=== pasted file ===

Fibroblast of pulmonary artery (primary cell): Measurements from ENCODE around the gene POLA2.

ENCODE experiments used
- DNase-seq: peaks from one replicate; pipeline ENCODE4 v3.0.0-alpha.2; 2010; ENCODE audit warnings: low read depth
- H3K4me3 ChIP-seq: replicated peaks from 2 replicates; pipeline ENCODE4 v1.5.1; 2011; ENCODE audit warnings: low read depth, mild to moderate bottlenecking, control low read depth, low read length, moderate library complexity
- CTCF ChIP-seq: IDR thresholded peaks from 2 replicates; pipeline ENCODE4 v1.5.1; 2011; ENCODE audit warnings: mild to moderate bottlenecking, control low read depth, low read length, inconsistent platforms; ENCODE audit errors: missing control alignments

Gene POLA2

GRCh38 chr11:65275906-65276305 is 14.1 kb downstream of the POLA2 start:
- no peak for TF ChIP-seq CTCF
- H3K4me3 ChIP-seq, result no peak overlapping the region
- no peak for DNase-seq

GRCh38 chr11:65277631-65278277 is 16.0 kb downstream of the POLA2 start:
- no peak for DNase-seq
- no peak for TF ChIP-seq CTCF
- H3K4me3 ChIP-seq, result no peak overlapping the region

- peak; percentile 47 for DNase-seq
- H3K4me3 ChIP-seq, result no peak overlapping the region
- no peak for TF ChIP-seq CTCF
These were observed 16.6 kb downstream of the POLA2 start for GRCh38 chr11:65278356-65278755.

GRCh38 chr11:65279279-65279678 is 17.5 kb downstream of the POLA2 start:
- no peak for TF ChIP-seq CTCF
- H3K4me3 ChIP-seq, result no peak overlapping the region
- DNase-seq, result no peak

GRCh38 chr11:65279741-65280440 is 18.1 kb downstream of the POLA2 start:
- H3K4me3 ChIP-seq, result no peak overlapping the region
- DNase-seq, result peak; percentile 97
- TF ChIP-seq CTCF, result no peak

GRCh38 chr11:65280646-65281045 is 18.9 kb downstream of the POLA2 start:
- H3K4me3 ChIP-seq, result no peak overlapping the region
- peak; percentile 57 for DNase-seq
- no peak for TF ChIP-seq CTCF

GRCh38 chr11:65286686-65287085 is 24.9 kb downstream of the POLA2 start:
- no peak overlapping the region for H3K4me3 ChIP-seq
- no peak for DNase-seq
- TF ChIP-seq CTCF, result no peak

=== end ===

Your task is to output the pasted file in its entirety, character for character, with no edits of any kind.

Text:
Fibroblast of pulmonary artery (primary cell): Measurements from ENCODE around the gene POLA2.

ENCODE experiments used
- DNase-seq: peaks from one replicate; pipeline ENCODE4 v3.0.0-alpha.2; 2010; ENCODE audit warnings: low read depth
- H3K4me3 ChIP-seq: replicated peaks from 2 replicates; pipeline ENCODE4 v1.5.1; 2011; ENCODE audit warnings: low read depth, mild to moderate bottlenecking, control low read depth, low read length, moderate library complexity
- CTCF ChIP-seq: IDR thresholded peaks from 2 replicates; pipeline ENCODE4 v1.5.1; 2011; ENCODE audit warnings: mild to moderate bottlenecking, control low read depth, low read length, inconsistent platforms; ENCODE audit errors: missing control alignments

Gene POLA2

GRCh38 chr11:65275906-65276305 is 14.1 kb downstream of the POLA2 start:
- no peak for TF ChIP-seq CTCF
- H3K4me3 ChIP-seq, result no peak overlapping the region
- no peak for DNase-seq

GRCh38 chr11:65277631-65278277 is 16.0 kb downstream of the POLA2 start:
- no peak for DNase-seq
- no peak for TF ChIP-seq CTCF
- H3K4me3 ChIP-seq, result no peak overlapping the region

- peak; percentile 47 for DNase-seq
- H3K4me3 ChIP-seq, result no peak overlapping the region
- no peak for TF ChIP-seq CTCF
These were observed 16.6 kb downstream of the POLA2 start for GRCh38 chr11:65278356-65278755.

GRCh38 chr11:65279279-65279678 is 17.5 kb downstream of the POLA2 start:
- no peak for TF ChIP-seq CTCF
- H3K4me3 ChIP-seq, result no peak overlapping the region
- DNase-seq, result no peak

GRCh38 chr11:65279741-65280440 is 18.1 kb downstream of the POLA2 start:
- H3K4me3 ChIP-seq, result no peak overlapping the region
- DNase-seq, result peak; percentile 97
- TF ChIP-seq CTCF, result no peak

GRCh38 chr11:65280646-65281045 is 18.9 kb downstream of the POLA2 start:
- H3K4me3 ChIP-seq, result no peak overlapping the region
- peak; percentile 57 for DNase-seq
- no peak for TF ChIP-seq CTCF

GRCh38 chr11:65286686-65287085 is 24.9 kb downstream of the POLA2 start:
- no peak overlapping the region for H3K4me3 ChIP-seq
- no peak for DNase-seq
- TF ChIP-seq CTCF, result no peak